Johnson ‘having a laugh’ over rail claim


South Western Railway (SWR) has contradicted a claim made by the prime minister in Parliament over its timetable.

The prime minister suggested the train services would return to last December’s pre-Omicron levels in a fortnight, thanks to the lobbying of a Tory MP.

At Prime Minister’s Questions on Wednesday (2 February), Chris Loder, Conservative MP for West Dorset, complained that SWR had cut off ‘Dorset, Somerset, most of Wiltshire, and Devon’ from services to London, ‘as well as slashing our service in half, most of which is totally unnecessary’.

An SWR train at Weymouth, Dorset, last year

In reply, Boris Johnson said that Mr Loder had ‘lobbied very effectively for his constituents’, adding: ‘I’m told that the timetable is expected to return to December 2021 levels from Saturday the 19th of February.’

Mr Loder subsequently claimed that he had ‘been successful with forcing a u-turn’.

However, SWR made clear that it could not back the prime minster’s claim.

A spokesperson said: ‘We are developing plans to increase our service levels as customers and colleagues return to the railway, and will announce the details as soon as they are finalised.’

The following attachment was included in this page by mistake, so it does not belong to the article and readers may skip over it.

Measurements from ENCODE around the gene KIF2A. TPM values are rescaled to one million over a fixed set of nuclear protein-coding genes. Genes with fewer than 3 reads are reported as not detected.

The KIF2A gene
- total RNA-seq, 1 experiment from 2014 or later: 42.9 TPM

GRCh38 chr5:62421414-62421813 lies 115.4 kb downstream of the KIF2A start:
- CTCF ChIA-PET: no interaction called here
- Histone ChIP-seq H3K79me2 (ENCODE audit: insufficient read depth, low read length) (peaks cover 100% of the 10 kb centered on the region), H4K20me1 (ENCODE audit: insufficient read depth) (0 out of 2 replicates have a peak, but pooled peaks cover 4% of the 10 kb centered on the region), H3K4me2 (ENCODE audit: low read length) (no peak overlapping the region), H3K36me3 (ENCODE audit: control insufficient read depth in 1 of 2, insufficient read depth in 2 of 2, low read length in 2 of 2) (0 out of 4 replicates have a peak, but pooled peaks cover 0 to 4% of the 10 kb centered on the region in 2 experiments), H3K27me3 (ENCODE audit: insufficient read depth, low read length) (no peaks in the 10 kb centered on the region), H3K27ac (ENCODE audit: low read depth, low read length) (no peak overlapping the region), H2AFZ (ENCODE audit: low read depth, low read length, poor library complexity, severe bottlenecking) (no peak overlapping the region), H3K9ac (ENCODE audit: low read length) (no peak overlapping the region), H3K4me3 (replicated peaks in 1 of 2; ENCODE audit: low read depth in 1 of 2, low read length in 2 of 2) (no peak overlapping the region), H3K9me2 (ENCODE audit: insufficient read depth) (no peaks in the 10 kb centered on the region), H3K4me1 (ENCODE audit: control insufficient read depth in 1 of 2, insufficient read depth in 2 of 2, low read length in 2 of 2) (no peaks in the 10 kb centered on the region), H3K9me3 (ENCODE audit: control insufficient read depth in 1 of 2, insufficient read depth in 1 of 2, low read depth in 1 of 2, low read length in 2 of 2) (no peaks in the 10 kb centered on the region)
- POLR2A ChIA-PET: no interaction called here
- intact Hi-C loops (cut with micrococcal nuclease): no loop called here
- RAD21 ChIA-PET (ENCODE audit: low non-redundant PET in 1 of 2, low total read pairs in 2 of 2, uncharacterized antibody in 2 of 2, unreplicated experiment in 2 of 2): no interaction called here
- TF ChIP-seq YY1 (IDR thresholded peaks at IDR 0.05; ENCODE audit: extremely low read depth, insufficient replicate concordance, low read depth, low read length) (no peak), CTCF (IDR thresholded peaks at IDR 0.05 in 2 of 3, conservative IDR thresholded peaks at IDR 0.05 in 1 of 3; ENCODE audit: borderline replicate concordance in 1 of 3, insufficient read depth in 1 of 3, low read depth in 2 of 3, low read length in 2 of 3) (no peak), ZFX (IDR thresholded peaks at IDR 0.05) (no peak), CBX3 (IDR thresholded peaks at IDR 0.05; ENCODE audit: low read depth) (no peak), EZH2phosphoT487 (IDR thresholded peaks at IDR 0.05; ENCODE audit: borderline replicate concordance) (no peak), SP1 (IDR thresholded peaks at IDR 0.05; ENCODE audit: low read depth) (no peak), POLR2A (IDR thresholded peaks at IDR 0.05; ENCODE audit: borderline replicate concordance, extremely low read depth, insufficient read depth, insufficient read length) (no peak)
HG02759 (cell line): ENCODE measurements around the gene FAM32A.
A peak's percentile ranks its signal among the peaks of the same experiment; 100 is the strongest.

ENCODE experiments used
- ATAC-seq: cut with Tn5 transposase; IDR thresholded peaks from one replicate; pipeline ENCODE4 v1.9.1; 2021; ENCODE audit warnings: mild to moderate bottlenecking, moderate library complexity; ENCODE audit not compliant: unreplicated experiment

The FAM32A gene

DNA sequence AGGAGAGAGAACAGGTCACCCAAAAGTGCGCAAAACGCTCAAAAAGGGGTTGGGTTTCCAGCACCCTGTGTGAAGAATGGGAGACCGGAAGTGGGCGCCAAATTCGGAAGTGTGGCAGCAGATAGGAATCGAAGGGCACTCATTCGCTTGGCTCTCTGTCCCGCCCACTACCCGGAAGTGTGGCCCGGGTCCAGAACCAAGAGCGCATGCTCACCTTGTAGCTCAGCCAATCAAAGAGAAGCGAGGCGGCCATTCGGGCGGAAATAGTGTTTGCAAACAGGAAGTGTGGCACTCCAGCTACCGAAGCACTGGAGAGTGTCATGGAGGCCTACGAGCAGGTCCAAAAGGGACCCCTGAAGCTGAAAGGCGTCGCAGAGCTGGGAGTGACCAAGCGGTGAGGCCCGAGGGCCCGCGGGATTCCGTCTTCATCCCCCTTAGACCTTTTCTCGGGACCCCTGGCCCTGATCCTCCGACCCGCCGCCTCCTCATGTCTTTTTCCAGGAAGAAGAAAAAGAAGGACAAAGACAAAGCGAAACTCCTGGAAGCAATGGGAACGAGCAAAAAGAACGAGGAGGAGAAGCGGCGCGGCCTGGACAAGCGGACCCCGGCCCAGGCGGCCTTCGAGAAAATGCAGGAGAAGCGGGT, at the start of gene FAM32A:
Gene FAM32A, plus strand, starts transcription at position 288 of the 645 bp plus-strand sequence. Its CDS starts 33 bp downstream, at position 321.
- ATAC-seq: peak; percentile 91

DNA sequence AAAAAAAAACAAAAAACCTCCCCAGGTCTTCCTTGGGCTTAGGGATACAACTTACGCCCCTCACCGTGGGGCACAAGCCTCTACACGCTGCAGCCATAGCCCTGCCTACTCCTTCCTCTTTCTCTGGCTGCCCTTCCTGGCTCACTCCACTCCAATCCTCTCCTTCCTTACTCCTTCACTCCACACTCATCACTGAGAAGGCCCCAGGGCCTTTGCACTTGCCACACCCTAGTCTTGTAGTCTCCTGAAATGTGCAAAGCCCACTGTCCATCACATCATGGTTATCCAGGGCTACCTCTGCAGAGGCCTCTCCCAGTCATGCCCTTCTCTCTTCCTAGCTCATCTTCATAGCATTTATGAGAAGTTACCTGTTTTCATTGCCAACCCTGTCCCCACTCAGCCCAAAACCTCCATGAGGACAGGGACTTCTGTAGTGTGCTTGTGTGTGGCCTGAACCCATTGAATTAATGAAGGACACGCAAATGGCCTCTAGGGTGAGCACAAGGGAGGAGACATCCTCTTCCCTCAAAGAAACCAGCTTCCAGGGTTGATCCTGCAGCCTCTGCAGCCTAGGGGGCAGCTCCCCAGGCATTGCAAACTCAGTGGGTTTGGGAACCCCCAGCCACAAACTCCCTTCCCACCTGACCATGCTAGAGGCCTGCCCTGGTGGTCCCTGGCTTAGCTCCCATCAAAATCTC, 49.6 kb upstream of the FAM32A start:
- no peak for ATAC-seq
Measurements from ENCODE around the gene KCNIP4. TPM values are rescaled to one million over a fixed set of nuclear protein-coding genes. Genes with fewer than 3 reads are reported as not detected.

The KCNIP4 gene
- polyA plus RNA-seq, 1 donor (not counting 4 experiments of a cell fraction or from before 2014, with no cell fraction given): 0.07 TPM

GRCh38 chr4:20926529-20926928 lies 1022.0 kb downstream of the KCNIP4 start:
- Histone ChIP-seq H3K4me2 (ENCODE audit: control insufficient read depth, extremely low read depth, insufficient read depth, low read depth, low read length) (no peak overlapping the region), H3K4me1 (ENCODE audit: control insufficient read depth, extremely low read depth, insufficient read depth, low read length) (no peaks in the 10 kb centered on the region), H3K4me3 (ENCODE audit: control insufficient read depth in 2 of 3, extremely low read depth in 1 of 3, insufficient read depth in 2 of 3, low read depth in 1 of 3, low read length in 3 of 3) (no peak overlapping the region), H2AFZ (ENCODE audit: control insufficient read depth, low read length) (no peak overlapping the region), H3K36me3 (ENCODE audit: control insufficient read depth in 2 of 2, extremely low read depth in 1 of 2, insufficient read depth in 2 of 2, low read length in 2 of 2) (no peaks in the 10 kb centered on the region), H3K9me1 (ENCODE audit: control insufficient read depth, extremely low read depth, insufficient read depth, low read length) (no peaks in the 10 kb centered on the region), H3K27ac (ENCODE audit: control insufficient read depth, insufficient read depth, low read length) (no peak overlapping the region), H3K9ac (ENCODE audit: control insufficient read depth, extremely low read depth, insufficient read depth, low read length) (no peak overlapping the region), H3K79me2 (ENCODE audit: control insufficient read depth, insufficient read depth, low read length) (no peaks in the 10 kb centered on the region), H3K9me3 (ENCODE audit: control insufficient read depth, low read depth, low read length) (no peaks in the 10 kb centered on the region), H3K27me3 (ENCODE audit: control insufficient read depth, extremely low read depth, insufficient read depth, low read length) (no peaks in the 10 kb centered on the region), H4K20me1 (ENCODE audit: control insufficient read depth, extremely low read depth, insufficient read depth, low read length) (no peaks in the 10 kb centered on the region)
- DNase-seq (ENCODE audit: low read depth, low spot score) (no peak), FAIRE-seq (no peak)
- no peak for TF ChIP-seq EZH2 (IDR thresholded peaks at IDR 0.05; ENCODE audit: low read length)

BBC South transport correspondent Paul Clifton wrote that ‘a respected and long-serving SWR employee’ had told him: ‘You're having a laugh. Not enough trains; not enough people to fix them.’

As Transport Network has reported, last month SWR introduced a timetable that significantly reduced services in Dorset and into Devon, which it blamed on the Omicron variant leading to ‘fewer people using the train and staff shortages impacting on our ability to consistently deliver the current timetable’.

The firm has recently reintroduced a small number of trains, including an early morning train from Weymouth to Waterloo, after 'an increase in staff availability'.

On Thursday at Transport Questions in the Commons, rail minister Wendy Morton said that the Department for Transport ‘is working and continues to work very, very closely with rail operators’.

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